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Math Help - help with support of a function

  1. #1
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    help with support of a function

    Hi,

    I recently read your reply regarding the support of the function coming up from the addition of two random variables. I am referring to the following post:
    sum of random variables - help to evaluate support of function

    My problem is similar. I know that variable is defined on and also that variable is defined on . I am interested in the difference . I am very confused however, since I think that the support of and hence the integration limits should be between . On the other hand, I think that the appropriate limits might be in the convolution integral. Therefore, my problem is determining the integration limits of the convolution integral in order to find .

    Do you have any ideas? Your help will be greatly appreciated.

    BR,

    Alex
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  2. #2
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    Quote Originally Posted by tecne View Post
    Hi,

    I recently read your reply regarding the support of the function coming up from the addition of two random variables. I am referring to the following post:
    sum of random variables - help to evaluate support of function

    My problem is similar. I know that variable is defined on and also that variable is defined on . I am interested in the difference . I am very confused however, since I think that the support of and hence the integration limits should be between . On the other hand, I think that the appropriate limits might be in the convolution integral. Therefore, my problem is determining the integration limits of the convolution integral in order to find .

    Do you have any ideas? Your help will be greatly appreciated.

    BR,

    Alex
    If U = X - Y and and then the support of U will clearly be \displaystyle -\infty < U < +\infty (in light of the extreme 'values' of X and Y, you should look at the extreme 'values' that it's possible for U to approach ....)
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  3. #3
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    Thanks for your reply. In my case U=Y-X. However, I suspect that the same applies here and therefore -\infty<U<\infty. I do not know the extreme values in advance. Do you think I should plug in these limits directly to the convolution integral?

    Thanks again.

    BR,

    Alex
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  4. #4
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    Quote Originally Posted by tecne View Post
    Thanks for your reply. In my case U=Y-X. However, I suspect that the same applies here and therefore -\infty<U<\infty. I do not know the extreme values in advance. Do you think I should plug in these limits directly to the convolution integral?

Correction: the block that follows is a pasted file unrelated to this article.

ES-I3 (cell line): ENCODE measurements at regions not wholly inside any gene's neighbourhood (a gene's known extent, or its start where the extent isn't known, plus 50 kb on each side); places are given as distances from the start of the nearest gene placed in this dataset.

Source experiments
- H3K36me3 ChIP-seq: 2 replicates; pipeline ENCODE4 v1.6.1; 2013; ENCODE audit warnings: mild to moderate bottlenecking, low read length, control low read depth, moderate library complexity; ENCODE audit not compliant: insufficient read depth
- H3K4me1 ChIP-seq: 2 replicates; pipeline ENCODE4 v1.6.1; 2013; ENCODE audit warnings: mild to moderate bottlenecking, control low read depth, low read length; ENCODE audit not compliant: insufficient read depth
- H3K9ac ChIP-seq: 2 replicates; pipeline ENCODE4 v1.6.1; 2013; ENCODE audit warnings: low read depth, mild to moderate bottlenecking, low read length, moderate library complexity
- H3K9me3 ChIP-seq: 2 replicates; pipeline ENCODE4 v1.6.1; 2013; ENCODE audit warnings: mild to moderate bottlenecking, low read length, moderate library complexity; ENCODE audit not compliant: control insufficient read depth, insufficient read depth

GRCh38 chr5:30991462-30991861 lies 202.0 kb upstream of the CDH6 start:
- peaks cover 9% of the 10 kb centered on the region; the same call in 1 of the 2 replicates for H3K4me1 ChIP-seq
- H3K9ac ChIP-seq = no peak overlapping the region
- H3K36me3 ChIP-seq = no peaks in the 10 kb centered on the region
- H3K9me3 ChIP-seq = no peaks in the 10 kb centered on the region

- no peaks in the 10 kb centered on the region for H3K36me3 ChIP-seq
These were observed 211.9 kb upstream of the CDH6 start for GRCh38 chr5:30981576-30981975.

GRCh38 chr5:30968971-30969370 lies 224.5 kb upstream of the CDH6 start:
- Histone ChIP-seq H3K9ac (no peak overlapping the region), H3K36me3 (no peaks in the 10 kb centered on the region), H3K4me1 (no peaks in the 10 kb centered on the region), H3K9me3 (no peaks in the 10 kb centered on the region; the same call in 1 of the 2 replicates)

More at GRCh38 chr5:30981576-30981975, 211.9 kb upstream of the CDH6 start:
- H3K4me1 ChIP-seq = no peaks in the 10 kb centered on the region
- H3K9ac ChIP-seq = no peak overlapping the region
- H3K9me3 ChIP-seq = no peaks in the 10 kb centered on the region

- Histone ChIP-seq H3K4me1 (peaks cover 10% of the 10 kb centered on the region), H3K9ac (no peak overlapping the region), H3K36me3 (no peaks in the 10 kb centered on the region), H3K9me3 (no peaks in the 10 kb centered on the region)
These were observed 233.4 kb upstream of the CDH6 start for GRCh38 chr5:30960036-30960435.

Thanks again.

    BR,

    Alex
    Please post the whole question.
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  5. #5
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    I thought,

    u=y-x, then y=u+x
    0<y<\infty translate that for u:
    0<u+x<\infty
    -x<u<\infty

    So there should be at least one bound, line u=-x ???

    Will wait for the full question...
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  6. #6
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    Thanks for your replies. In my case Z=Y-X.

    Let me begin with the basis of my problem, which is the cosine law. In more detail I have the following:

    r^2=y^2 + d^2 -2ydcos\gamma.

    The last term, i.e. 2ydcos\gamma is X and y^2 is Y. I know that X is Gaussian distributed. Now, since y denotes distance it can take any values from [0,\infty). Also, -1<cos\gamma<1 and therefore I conclude that -\infty<x<\infty. On the other hand, Y is Gamma distributed with 0<y<\infty.

    Therefore, I am faced with the subtraction of two random variables, Z= Y-X. My aim of course is to find the density of r^2 but I approach the problem step by step. Having found Z, I then add the constant d^2, which will not affect the variance of the distribution but only its first order moment. I have made use of the following theorem:

     f_{Z}(z) = \int_{-\infty}^{\infty}f_{X,Y}(y-z,y)dy. (1)

    To proceed, I decompose the joint density function into the product of the conditional density of f(X \vert Y) and the marginal f(Y). My intuition suggests that the conditional density should be Gaussian. This is due to X being Gaussian given \sqrt{Y} being Nakagami. Of course, Y will be Nakagami distributed if Y^2 is Gamma.

    Now, obviously 0<y<\infty (always positive), although this is not true for X due to cos\gamma. Do you think that the support of Z as applied to this case will still be (-\infty,\infty), so that the integral in (1) is evaluated accordingly? I think that the integration limits should be between [0,\infty) and that the support of Z will be between (-\infty,\infty). Please let me know your thoughts.


    Thanks and apologies for the lengthy post.

    BR,

    Alex
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